Fill Your Plate This Winter with Fruits From Outside the Northwest
Now that we’ve survived the nutty holiday gatherings, it’s time to focus on doing the body good. Move over apples and pears – more exotic winter produce has come to town. Just because these fruits aren’t grown here in the Northwest, doesn’t mean you have to miss out.
Health benefits abound in sunny fruits packed with vitamin C. Citrus helps keep winter colds at bay and aids the immune system in combatting seasonal enemies like the flu. Studies have also shown that high citrus diets reduce the risk of heart disease and certain types of cancer like esophageal, mouth, larynx, pharynx and stomach. Citrus fruits, especially lemons and limes, also help alkalize the body, restoring its pH balance.
Orange you glad you like ’em?
Hesperidin, a natural antioxidant found in an orange’s peel and inner white membrane, has been shown to reduce inflammation while lowering high blood pressure and cholesterol. Feeling adventurous? Try the Cara Cara orange, a cross between the Washington navel and Brazilian Bahia navel and marked by a sweetly-flavored, reddish-pink flesh. Or try the Blood/Moro orange, crimson in color and tart in taste.
The citrus situation
Store citrus in the refrigerator in a paper bag, where it should keep for between two weeks and a month. Consider buying organic citrus, especially oranges. Research suggests it will contain higher amounts of vitamin C and won’t risk injections of artificial dye intended to give the fruit more vibrant hues. Also brighten the winter months with juicy clementines, satsumas (a variety of tangerine with few seeds), Rio Star grapefruits (a blend of two Texas varieties) and kumquats, a tiny fruit with sweet, edible skin and a tangy interior.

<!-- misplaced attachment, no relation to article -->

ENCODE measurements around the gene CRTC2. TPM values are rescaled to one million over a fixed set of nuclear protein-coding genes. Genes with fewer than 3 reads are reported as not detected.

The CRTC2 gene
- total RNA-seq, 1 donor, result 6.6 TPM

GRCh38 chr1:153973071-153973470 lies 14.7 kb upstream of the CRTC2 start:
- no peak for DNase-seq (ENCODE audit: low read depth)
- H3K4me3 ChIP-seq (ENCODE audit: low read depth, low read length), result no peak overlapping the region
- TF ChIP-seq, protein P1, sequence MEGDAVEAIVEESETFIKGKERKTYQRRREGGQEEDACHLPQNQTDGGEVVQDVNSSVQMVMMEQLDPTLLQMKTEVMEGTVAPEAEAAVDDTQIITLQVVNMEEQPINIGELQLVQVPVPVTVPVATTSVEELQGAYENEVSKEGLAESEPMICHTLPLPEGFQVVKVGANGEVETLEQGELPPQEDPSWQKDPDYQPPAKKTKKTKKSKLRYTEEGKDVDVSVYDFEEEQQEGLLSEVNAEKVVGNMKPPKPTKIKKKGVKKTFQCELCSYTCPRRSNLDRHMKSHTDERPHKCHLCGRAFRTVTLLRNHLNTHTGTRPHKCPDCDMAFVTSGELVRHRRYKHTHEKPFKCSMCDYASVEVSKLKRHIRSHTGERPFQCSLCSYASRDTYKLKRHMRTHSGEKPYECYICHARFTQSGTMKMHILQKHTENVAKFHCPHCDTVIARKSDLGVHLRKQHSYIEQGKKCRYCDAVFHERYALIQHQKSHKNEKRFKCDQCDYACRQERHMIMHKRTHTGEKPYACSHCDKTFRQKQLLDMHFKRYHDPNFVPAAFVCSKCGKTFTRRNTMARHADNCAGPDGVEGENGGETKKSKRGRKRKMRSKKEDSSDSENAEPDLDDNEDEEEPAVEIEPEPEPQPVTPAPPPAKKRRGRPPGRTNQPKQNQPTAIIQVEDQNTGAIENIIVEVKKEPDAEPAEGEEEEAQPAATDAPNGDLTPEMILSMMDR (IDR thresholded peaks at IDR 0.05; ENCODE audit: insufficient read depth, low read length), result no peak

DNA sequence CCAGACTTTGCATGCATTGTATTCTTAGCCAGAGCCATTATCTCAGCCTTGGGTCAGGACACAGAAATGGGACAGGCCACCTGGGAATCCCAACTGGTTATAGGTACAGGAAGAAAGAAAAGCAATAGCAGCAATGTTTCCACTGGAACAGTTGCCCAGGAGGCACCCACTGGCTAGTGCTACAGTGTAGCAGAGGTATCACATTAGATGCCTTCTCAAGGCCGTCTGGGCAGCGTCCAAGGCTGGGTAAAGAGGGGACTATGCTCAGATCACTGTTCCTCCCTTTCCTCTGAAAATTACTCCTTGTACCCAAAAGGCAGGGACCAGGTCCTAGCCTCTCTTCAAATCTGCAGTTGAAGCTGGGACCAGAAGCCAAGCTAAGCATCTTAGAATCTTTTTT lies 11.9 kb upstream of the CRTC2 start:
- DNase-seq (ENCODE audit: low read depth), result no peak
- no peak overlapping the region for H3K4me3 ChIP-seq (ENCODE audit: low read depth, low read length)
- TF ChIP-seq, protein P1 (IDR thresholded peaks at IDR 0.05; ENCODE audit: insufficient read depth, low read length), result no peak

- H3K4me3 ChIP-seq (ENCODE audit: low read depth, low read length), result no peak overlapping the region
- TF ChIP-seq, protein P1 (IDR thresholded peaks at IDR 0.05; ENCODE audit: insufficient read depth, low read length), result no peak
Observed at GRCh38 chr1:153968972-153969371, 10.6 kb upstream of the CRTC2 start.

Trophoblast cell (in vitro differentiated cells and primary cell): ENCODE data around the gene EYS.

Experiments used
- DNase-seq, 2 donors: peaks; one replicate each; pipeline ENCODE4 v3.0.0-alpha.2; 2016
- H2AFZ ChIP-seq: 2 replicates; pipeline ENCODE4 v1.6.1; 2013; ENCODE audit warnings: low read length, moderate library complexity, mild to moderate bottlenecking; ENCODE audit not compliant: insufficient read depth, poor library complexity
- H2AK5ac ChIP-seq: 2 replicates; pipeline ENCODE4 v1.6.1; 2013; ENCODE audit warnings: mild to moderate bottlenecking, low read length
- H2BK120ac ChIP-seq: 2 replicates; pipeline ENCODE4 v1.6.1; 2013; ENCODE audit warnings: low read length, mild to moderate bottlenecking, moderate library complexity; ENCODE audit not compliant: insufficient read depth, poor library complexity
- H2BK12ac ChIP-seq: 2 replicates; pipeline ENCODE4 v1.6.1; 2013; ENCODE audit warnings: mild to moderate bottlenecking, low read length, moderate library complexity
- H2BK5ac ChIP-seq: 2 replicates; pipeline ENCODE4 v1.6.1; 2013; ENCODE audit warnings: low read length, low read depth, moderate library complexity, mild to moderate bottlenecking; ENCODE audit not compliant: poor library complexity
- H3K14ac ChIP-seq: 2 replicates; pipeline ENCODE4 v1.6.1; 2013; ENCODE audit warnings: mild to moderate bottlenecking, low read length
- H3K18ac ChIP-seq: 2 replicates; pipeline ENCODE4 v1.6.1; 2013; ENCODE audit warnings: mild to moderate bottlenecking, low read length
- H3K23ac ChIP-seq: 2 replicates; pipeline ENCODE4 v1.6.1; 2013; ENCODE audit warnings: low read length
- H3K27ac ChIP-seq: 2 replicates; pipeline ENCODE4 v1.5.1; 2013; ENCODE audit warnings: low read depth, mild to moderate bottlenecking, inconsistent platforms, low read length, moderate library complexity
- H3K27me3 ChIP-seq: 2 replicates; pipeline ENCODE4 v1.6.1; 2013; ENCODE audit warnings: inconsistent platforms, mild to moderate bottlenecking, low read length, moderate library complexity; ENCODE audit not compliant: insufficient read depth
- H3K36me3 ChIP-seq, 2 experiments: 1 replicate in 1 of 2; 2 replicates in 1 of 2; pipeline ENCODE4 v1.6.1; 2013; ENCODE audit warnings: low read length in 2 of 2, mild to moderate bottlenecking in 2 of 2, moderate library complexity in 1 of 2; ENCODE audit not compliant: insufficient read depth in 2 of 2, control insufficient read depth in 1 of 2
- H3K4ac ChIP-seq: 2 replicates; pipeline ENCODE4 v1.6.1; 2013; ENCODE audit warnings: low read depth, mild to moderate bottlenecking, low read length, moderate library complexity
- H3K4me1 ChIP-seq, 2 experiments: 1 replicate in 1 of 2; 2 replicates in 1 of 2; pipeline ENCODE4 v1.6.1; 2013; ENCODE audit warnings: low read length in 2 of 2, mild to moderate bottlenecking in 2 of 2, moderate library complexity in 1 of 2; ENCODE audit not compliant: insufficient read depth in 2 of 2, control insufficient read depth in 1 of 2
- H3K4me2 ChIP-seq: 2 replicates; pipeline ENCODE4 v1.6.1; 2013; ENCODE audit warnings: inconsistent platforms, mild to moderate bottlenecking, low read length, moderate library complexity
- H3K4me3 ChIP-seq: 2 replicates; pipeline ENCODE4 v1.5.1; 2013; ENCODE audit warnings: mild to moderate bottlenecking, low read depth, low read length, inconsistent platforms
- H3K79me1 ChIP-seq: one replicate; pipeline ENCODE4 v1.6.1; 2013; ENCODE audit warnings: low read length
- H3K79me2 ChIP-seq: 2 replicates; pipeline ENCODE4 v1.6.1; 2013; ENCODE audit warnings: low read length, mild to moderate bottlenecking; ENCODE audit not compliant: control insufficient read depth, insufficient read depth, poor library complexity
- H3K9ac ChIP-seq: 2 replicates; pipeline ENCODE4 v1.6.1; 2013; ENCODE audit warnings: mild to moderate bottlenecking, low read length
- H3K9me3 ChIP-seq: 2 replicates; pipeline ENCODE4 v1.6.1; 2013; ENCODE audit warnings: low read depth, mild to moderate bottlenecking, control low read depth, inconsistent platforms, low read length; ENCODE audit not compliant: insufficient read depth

Whole Foods provides refreshing citrus recipe ideas: for a day packed with delicious citrus options, start with a Sunny Citrus Smoothie, snack on Sesame Orange Greens, and later treat yourself to Mandarin Cake.
Think outside the basket
Jazz up your grocery cart with winter options like quinces. Although they resemble apple and pear relatives, they are actually much healthier. The Chinese quince features the highest levels of flu-fighting nutrients, but California’s Pineapple quinces and the East Coast’s Orange and Smyrna varieties have great benefits too. Find these fruits in many Latino, Asian and Middle Eastern markets, and consider cooking them into recipes for better taste.
Also try antioxidant powerhouses rambutans, lychees and longans (also called “dragon’s eye”), native to China but now grown in Hawaii and Puerto Rico. Simply peel fragile rambutans and enjoy; they keep only a day or two at room temperature, and then need to be refrigerated (longans too). Persimmons‘ flavor and texture have been compared to plums or apricots, and they contain high doses of dietary fibers, minerals and compounds that prevent heart disease, heart attacks and stroke.